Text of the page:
30 Day Comic Book Challenge Day 5: A Character I Relate To
It’s day 5 of the 30-day comic book challenge! Every day I cover a different comic book question, along with the other members of the IGN Assemble Facebook group.
Day 5 – A Comic Character I Believe I’m Most Like (Or Want To Be Like)
I thought this was an interesting question and one of the most personal on the list. Which is helpful, as one of the reasons I joined in doing the challenge was to write some more personal blog posts. Anywho, I’ve already talked about how Carol Danvers acts as a sort of inspirational character, so I thought I’d thought I’d talk about a character who I see shades of myself in: Flycatcher.
Note: I’m going to avoid direct spoilers, but I will be alluding vaguely to a particular storyline of Fables, a storyline around issues 55-65ish.
I originally sat here and wrote a very long post about my time at my first University course. An experience that lasted two years, if I were to tell it in detail it would take me approximately half that time to do it justice. I’d written what I considered was a nice summary but even then I don’t think it was really necessary for me to go into that detail (I was well over 1000 words when I decided to stop). Instead I’m going to cover the same event but keep it straight to the point.
First, to backtrack a little, Flycatcher is a character from Fables who’s a nice guy, he works hard at his job but he never really aspires to much more. At least for the first chunk of Fables’ stories anyway. This reminded me of my younger self. I applied myself at college but I was always living for the weekend. I didn’t care about where my course was taking me, I only cared that it was something to do in between sleeping. Which is embarrassingly lazy, I know.
But during my University degree that changed. The course I was on was atrocious. I mean absolutely terrible. I learnt that the work I was putting in was borderline pointless because the majority of the other students were doing the absolute minimum and cruising by with solid grades. The lecturers just did not care about quality, their standards were so shockingly low you could sleepwalk through the course. I realised this meant everyone could barely learn a thing and easily graduate with a degree! I had accidentally stumbled onto the easiest degree path on the planet. Assignments asked very little and often had barely any related content anyway, the quality of teaching was equally lazy. I was baffled that they were getting away with this. Many on the course loved it, this was a slackers dream.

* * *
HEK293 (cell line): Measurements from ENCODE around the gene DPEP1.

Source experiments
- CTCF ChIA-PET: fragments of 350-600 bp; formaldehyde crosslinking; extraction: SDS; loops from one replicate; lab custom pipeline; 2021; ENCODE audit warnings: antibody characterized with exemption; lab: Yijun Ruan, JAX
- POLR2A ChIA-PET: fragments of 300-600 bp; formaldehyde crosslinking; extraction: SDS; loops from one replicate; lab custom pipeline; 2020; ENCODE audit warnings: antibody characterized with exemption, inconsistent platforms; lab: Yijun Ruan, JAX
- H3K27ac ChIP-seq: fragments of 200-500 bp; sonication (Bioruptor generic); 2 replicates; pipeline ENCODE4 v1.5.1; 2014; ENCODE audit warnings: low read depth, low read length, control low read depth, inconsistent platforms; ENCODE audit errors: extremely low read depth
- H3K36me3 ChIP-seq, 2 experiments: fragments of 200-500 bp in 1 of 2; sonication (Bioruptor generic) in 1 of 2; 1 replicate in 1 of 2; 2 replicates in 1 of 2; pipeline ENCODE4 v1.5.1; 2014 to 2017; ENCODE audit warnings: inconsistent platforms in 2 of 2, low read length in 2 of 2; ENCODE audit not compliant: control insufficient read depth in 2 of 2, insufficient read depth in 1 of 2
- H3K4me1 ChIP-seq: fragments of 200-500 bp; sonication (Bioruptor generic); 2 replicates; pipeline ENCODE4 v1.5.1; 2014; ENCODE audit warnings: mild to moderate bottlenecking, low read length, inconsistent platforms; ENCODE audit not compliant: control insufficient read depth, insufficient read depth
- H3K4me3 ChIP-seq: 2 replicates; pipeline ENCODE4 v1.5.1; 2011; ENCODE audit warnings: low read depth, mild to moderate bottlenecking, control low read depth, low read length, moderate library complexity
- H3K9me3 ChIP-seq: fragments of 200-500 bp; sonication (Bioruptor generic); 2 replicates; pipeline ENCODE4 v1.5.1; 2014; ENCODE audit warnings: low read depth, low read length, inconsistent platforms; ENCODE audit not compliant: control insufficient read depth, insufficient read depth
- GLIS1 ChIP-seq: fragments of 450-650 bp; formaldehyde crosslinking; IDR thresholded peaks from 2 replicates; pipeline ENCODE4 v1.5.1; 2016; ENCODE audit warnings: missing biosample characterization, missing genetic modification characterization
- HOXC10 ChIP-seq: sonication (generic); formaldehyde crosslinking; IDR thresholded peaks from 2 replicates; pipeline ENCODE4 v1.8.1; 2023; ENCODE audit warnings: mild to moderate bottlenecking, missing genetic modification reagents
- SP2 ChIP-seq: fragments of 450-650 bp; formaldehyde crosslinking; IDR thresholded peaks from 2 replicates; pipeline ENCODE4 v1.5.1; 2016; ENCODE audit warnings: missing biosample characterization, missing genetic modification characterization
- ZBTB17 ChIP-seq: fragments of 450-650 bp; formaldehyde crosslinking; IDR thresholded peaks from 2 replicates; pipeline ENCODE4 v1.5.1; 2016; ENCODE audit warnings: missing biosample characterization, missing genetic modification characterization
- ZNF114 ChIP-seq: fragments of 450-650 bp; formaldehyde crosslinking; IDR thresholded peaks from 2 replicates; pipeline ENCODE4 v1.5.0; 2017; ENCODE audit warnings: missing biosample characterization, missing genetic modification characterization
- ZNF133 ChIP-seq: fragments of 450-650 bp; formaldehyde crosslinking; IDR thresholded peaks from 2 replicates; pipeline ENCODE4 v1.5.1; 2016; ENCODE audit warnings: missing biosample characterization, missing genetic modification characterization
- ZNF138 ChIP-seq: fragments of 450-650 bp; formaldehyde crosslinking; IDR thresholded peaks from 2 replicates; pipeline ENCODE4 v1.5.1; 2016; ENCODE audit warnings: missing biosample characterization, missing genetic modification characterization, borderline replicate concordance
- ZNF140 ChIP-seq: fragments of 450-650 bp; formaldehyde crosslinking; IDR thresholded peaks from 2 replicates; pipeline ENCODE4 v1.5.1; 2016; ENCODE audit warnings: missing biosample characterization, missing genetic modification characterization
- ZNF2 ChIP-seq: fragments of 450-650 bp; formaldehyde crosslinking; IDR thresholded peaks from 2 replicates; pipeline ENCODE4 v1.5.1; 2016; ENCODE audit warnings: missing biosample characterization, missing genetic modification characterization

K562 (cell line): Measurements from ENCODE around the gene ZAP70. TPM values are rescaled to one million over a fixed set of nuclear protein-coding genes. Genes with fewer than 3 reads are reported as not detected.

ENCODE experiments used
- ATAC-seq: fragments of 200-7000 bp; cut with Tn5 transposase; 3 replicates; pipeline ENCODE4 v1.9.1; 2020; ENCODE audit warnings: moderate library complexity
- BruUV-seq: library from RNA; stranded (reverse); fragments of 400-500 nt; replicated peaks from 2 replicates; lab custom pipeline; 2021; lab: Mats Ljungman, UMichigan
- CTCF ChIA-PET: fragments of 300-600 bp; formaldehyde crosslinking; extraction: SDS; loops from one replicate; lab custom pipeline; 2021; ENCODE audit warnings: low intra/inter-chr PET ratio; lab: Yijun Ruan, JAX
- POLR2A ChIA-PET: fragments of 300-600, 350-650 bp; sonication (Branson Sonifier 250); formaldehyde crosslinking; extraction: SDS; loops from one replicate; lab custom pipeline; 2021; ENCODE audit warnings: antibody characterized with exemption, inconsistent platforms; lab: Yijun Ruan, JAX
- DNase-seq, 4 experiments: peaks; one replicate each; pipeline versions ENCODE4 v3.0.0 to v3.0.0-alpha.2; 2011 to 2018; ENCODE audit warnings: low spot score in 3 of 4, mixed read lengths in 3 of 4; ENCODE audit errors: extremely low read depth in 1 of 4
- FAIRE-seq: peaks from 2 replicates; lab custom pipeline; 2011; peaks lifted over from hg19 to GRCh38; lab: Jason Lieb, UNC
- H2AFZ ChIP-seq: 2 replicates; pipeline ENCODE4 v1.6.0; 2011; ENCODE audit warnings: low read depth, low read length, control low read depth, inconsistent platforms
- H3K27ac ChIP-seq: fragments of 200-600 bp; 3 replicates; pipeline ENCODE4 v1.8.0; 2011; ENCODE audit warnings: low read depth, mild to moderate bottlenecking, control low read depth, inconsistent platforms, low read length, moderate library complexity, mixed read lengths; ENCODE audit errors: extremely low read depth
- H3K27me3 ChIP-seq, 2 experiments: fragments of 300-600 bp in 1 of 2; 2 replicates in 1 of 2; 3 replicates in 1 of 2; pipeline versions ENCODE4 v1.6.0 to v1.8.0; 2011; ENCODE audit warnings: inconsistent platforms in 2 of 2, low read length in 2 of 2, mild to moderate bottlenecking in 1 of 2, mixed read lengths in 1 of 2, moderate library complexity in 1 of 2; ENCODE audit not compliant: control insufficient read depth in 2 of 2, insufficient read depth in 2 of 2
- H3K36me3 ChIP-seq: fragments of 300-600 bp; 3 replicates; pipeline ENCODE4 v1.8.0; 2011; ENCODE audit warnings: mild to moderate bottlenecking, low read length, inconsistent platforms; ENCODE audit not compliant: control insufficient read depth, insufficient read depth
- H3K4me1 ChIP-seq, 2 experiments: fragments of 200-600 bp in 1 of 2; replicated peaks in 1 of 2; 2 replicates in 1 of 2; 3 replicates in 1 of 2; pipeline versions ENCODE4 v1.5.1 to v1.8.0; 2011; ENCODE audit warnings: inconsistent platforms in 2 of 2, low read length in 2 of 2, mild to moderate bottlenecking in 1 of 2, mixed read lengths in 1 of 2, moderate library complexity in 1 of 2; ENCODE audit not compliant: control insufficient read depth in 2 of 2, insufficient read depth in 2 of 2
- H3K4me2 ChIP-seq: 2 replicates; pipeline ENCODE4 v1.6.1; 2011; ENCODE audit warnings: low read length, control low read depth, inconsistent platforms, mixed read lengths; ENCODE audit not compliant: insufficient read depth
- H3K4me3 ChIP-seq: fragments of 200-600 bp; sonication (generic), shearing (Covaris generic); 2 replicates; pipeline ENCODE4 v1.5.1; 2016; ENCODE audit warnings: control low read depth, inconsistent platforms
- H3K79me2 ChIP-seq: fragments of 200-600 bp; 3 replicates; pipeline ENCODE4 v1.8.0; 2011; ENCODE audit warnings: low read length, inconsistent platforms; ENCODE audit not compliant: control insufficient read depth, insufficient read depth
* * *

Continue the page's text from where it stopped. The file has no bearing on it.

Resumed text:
Like Flycatcher I chose to stop deluding myself and to simultaneously step up to my real potential. This wasn’t a dream, it was a nightmare. What is a degree if you didn’t earn it? What’s the point of doing it at all? I gathered the other few students who were dissatisfied in the course and led a lengthy process towards making radical changes. This culminated in three one-on-one meetings with the Dean of the entire institution. Unfortunately despite countless promises, and very minor improvements, it was clear the course was not going to change properly. They had a pretty good deal going and to improve the course they’d have to start spending money, assignments would need to be overhauled, staff would need training or even to be replaced. Perish the thought, right? Therefore, again like Flycatcher, since my journey didn’t end up where I wanted I led us off in a new direction towards an entirely different University. There we found what we were looking for. This time I worked my ass off, I came out of the experience changed. I had a plan now and I was determined to hit my goals.
Overall Flycatcher reminds me of myself because of both sides of his personality. At first he was content to just be, but then he underwent a change and strived to be something better. But through it all he stayed the same nice guy, something I try to emulate myself. The experience I had changing to a different University was an incredibly long drawn out process and is one of the most stressful times of my entire life. It was not easy to feel like I was throwing away thousands of pounds and wasting my education on that old course. Meanwhile everyone employed there either blatantly didn’t care or just feigned interest in my concerns, despite the overwhelming evidence that other courses in the country had far, far higher standards of work.
But I’m glad it happened. I became a better person because of it. I learnt how to deal with difficult people and had to make some very sobering decisions. I also experienced what it was like to have multiple people follow your lead and trust your judgements on something as serious as their futures. If my life has a before/after moment in terms of the person I am today, then it would that experience. There are a lot of subtle parallels between that experience, and what it did to me, and what Flycatcher goes through in Fables. Obviously I didn’t do anything nearly as mystical or grandiose, my quest was much more mundane. But I know what it’s like to have a moment where you realise it’s time to stop being passive and to take the initiative, for the sake of your own future and that of others.